This week I attended a seminar organised by the general Dutch Security and Intelligence Agency (AIVD). The agency is the equivalent of Mi5 and Mi6 combined and, unsurprisingly, largely focusses on countering ISIS and other jihadist groups. As the issues discussed during the day were quite broad, I thought it would be interesting to reflect on three issues related to intelligence and security that were discussed during the day that deserve more attention.
The role of media in counter-terrorism
Perhaps the most interesting debate occurred between representatives of the Dutch public broadcaster (NOS) and the leadership of the AIVD. Representatives of NOS, in their presentation, explained how they struggled to understand what was going on at Schiphol Airport during the summer, when military police set up checkpoints around the airport for several weeks. The government explained a ‘signal’ was picked up leading to increased security measures, but enshrouded the severity and imminency of the threat.
The public broadcaster, however, found itself contacting the various government agencies which simply sent them somewhere else in turn. The NOS pleaded the agency for more info in times of a crisis or incident, either on- or off the record. The AIVD leadership openly recognised the issue but didn’t make it clear (at least for the participants) that they seek to change their modus operandi significantly next time similar measures will be taken.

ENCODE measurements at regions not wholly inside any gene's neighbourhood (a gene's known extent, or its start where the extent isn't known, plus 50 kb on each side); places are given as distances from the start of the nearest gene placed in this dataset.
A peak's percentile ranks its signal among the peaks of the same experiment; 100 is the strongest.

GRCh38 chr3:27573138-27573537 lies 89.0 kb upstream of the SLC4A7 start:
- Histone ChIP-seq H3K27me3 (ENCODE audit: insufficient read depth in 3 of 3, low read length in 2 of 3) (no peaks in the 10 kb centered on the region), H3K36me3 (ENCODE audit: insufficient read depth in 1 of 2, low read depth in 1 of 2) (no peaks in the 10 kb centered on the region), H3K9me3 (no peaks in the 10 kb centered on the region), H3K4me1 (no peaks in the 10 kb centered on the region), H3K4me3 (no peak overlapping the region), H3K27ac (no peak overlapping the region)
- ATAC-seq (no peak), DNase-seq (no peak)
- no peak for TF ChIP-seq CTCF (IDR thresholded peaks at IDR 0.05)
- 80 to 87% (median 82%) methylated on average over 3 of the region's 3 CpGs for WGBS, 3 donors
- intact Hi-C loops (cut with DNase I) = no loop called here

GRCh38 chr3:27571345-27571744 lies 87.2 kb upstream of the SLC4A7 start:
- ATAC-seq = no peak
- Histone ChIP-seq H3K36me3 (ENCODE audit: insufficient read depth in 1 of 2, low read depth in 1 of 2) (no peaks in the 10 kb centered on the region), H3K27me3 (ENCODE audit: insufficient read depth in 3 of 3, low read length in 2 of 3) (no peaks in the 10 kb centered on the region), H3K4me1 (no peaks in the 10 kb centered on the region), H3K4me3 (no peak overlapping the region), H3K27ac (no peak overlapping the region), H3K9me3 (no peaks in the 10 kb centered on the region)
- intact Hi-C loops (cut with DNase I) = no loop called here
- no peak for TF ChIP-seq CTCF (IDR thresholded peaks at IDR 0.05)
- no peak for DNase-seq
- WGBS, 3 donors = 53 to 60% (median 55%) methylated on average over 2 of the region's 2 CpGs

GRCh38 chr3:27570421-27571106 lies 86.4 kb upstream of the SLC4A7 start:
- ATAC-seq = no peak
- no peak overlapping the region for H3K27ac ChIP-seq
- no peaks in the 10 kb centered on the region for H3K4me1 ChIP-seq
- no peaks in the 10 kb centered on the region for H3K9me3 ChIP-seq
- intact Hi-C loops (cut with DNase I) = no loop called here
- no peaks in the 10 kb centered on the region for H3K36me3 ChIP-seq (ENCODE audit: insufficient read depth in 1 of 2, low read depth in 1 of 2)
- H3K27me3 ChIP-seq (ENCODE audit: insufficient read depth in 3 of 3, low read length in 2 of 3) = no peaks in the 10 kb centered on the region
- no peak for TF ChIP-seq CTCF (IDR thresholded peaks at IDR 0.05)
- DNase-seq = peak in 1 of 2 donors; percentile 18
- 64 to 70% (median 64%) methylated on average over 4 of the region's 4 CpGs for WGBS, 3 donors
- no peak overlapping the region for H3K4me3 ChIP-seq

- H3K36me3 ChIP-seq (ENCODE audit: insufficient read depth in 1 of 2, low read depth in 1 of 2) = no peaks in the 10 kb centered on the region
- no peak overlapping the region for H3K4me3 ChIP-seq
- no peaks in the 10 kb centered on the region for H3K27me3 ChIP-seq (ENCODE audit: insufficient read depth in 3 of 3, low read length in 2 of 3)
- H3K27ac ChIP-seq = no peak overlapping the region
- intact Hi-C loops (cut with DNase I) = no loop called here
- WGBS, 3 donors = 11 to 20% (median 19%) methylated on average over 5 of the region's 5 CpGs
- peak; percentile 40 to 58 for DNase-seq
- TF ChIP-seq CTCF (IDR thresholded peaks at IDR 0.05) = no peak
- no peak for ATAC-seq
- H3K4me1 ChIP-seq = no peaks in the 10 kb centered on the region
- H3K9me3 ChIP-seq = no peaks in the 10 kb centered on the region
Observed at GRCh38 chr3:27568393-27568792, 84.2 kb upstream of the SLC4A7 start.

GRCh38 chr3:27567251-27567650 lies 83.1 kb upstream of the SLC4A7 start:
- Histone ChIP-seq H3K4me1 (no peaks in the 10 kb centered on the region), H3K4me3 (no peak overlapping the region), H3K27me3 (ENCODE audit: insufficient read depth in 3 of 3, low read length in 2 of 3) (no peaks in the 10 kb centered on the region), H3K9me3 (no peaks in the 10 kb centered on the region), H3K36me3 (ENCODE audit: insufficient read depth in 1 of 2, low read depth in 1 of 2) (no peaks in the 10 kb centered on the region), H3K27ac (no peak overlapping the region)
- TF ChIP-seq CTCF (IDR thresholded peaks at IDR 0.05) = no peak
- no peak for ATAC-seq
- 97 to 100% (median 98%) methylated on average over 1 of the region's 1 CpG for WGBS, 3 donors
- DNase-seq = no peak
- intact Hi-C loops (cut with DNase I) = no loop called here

For representatives of the national coordinator for counter-terrorism and security (NCTV) this debate certainly impacted on their role vis-a-vis society. It closely links to the limitations to their threat level model (currently severe: 4 out of 5) which has led to passionate debates internally (“maybe we have 4+?”). It remains a difficult challenge how to inform the public of a persistent complex threat, and deal with media in times of crisis.
Interestingly, a day after the event a similar event took place at Rotterdam Airport, with increased security measures outside the airport. Did the NCTV and AIVD inform the media better this time on the nature of the ‘signal’? Clearly this discussion is far from over and especially NCTV could do well to invest in building deeper ties with media.
Privacy vs Security dichotomy
The AIVD leadership emphasised that the balance between privacy and security is part of their daily work. A sceptic would say this was to win over the crowd that privacy is important to AIVD as well, but I wouldn’t go that far.
What I think is more important to note is that this value trade-off is a false dichotomy:
- more privacy does not necessarily equal less security;
- likewise, less privacy does not equal more security;
- technology has potential to facilitate for both better privacy and security.
“It makes more sense to employ the lens of ethics vs. innovation instead. What is needed then is value-sensitive design (VSD) for intelligence practices”
Privacy and security are values that citizens hold dear simultaneously. At the same time, dozens other human values impact on intelligence gathering and analysis. Key examples are: trust, openness, transparency, honesty, integrity, efficiency and effectiveness. All of these values matter for public safety and security in a liberal democracy such as the Netherlands. Therefore, it makes more sense to employ the lens of ethics vs. innovation instead.